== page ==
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The Blog Aquatic

News, opinions, photos and facts from Ocean Conservancy

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Species Spotlight: Leatherback Sea Turtles

Posted On November 30, 2012 by

The leatherback sea turtle has spent over 100 million years living beneath the ocean’s waves. It is the longest surviving and one of the largest reptiles on earth. With a heritage that goes back to the dinosaur era, the leatherback sea turtle’s impressive list of accomplishments is virtually unmatched.

Leatherback sea turtles:

  • Weigh in between 500 and 2,000 pounds
  • Can reach lengths from 4 to 8 feet long
  • Live up to 100 years
  • Dive to extreme depths, often deeper than 4,000 feet
  • Swim great distances, such as traveling over 7,000 miles

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What To Do When You See an Entangled Animal: Part II

Posted On July 16, 2012 by

Though your first instinct may be to try and free a marine mammal or sea turtle, entanglement experts strongly urge you to resist this understandably natural impulse. Credit: Fort Meyers Beach Government

This is a follow-up to my original post about helping entangled animals. Readers requested more information about why you shouldn’t try to disentangle marine mammals, as well as more information about helping crustaceans and other smaller animals.

Why shouldn’t I try to help an entangled mammal or sea turtle?

Though your first instinct may be to try and free a marine mammal or sea turtle, entanglement experts strongly urge you to resist this understandably natural impulse because a person without training can seriously hurt both himself and the animal. For example, approaching an entangled seal might scare it back into the water, where it might end up drowning. Also, even if you successfully remove debris from, say, a dolphin, it could have an infection resulting from wounds and may require professional medical attention. In this case, prematurely releasing the animal back into the ocean will endanger its life. Also, many of these animals are strong, heavy, and unpredictable, which is why calling a stranding center nearest you is the best way you can help an animal.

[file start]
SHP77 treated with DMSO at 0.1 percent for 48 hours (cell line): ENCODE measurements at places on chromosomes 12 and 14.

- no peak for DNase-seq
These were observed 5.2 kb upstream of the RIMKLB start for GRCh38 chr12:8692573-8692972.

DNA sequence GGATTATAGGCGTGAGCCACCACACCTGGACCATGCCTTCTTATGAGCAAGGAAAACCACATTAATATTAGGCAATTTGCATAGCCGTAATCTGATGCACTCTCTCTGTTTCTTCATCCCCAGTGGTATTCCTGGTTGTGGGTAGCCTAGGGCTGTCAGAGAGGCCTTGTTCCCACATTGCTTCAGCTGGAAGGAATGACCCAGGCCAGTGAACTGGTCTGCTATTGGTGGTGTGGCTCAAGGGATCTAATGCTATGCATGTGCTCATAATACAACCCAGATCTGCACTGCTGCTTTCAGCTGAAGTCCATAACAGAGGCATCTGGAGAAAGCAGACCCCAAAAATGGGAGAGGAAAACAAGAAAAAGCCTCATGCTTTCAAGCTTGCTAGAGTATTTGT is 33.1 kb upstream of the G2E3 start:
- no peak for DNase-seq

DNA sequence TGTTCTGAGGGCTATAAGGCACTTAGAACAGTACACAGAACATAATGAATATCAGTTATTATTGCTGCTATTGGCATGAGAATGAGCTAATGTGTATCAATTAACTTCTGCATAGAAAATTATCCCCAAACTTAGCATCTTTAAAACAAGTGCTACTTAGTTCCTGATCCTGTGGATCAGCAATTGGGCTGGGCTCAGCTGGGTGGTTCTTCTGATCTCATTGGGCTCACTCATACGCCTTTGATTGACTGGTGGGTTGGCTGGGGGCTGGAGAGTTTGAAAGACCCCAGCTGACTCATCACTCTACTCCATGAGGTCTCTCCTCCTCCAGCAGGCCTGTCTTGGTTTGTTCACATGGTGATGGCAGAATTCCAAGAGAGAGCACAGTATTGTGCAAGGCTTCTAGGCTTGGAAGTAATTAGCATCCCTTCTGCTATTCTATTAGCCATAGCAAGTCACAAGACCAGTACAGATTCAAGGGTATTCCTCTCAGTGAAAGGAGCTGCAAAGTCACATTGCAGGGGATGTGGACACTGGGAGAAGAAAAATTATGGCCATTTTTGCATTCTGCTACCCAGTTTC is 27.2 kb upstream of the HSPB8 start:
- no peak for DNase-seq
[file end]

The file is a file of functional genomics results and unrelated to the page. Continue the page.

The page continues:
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Why You Wanna Bully the Ocean?

Posted On May 10, 2012 by

Credit: Niklas Hellerstedt flickr stream

Almost overnight, an annual spending bill that should be a routine affair has become a smorgasbord of rollbacks of ocean protections. The House of Representatives is currently voting on an appropriations bill for Commerce, Justice and Science. Going into debate, President Obama was already concerned that funding for the National Oceanic and Atmospheric Administration wasn’t going to be high enough to allow the agency to fulfill its vital mission, but on the floor of the House, Representatives aren’t satisfied with taking the ocean’s lunch money and are going for some more serious bullying.

First and foremost is the blocking of any and all attempts to better coordinate how the government both uses and protects the ocean. Congressman Flores of Texas introduced an amendment that blocks implementation of the National Ocean Policy which at its heart simply encourages better coordination for all the things we do in the ocean. Blocking it could devastate services many businesses and communities rely on. Congressman Markey said that opposing the National Ocean Policy is like opposing air traffic control.

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